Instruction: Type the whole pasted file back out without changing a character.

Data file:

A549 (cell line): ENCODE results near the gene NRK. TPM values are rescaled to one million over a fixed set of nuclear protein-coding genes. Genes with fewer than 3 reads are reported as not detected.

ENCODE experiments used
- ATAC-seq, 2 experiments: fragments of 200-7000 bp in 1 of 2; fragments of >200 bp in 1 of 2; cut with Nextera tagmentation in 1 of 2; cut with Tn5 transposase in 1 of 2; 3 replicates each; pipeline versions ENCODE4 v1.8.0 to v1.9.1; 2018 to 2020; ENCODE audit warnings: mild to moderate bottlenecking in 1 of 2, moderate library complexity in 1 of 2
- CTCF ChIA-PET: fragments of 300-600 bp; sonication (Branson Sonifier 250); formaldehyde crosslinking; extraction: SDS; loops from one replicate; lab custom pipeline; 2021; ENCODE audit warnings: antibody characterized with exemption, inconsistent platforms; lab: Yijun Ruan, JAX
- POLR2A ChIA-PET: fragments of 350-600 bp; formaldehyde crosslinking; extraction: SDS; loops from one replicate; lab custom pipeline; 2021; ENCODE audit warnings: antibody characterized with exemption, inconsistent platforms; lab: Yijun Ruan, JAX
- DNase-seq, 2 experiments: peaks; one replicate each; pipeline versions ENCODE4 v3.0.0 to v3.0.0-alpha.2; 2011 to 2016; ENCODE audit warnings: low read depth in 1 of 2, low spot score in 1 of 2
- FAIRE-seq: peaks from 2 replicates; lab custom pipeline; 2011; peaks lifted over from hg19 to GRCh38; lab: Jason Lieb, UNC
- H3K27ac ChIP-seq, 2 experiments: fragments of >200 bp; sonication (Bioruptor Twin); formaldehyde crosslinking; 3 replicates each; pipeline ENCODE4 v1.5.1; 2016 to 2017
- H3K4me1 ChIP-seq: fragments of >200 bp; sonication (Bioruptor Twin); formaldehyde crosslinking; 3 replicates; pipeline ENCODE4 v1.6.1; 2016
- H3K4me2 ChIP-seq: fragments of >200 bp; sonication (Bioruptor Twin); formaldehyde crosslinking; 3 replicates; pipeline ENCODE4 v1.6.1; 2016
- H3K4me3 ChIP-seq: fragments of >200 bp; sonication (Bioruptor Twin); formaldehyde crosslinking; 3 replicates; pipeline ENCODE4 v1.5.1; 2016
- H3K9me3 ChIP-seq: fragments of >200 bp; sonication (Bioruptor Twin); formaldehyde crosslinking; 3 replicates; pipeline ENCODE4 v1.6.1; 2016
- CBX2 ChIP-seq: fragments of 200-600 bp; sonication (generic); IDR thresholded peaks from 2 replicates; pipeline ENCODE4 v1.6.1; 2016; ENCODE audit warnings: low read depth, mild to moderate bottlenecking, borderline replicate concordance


A549 (cell line): ENCODE results near the gene NRK. TPM values are rescaled to one million over a fixed set of nuclear protein-coding genes. Genes with fewer than 3 reads are reported as not detected.

ENCODE experiments used
- ATAC-seq, 2 experiments: fragments of 200-7000 bp in 1 of 2; fragments of >200 bp in 1 of 2; cut with Nextera tagmentation in 1 of 2; cut with Tn5 transposase in 1 of 2; 3 replicates each; pipeline versions ENCODE4 v1.8.0 to v1.9.1; 2018 to 2020; ENCODE audit warnings: mild to moderate bottlenecking in 1 of 2, moderate library complexity in 1 of 2
- CTCF ChIA-PET: fragments of 300-600 bp; sonication (Branson Sonifier 250); formaldehyde crosslinking; extraction: SDS; loops from one replicate; lab custom pipeline; 2021; ENCODE audit warnings: antibody characterized with exemption, inconsistent platforms; lab: Yijun Ruan, JAX
- POLR2A ChIA-PET: fragments of 350-600 bp; formaldehyde crosslinking; extraction: SDS; loops from one replicate; lab custom pipeline; 2021; ENCODE audit warnings: antibody characterized with exemption, inconsistent platforms; lab: Yijun Ruan, JAX
- DNase-seq, 2 experiments: peaks; one replicate each; pipeline versions ENCODE4 v3.0.0 to v3.0.0-alpha.2; 2011 to 2016; ENCODE audit warnings: low read depth in 1 of 2, low spot score in 1 of 2
- FAIRE-seq: peaks from 2 replicates; lab custom pipeline; 2011; peaks lifted over from hg19 to GRCh38; lab: Jason Lieb, UNC
- H3K27ac ChIP-seq, 2 experiments: fragments of >200 bp; sonication (Bioruptor Twin); formaldehyde crosslinking; 3 replicates each; pipeline ENCODE4 v1.5.1; 2016 to 2017
- H3K4me1 ChIP-seq: fragments of >200 bp; sonication (Bioruptor Twin); formaldehyde crosslinking; 3 replicates; pipeline ENCODE4 v1.6.1; 2016
- H3K4me2 ChIP-seq: fragments of >200 bp; sonication (Bioruptor Twin); formaldehyde crosslinking; 3 replicates; pipeline ENCODE4 v1.6.1; 2016
- H3K4me3 ChIP-seq: fragments of >200 bp; sonication (Bioruptor Twin); formaldehyde crosslinking; 3 replicates; pipeline ENCODE4 v1.5.1; 2016
- H3K9me3 ChIP-seq: fragments of >200 bp; sonication (Bioruptor Twin); formaldehyde crosslinking; 3 replicates; pipeline ENCODE4 v1.6.1; 2016
- CBX2 ChIP-seq: fragments of 200-600 bp; sonication (generic); IDR thresholded peaks from 2 replicates; pipeline ENCODE4 v1.6.1; 2016; ENCODE audit warnings: low read depth, mild to moderate bottlenecking, borderline replicate concordance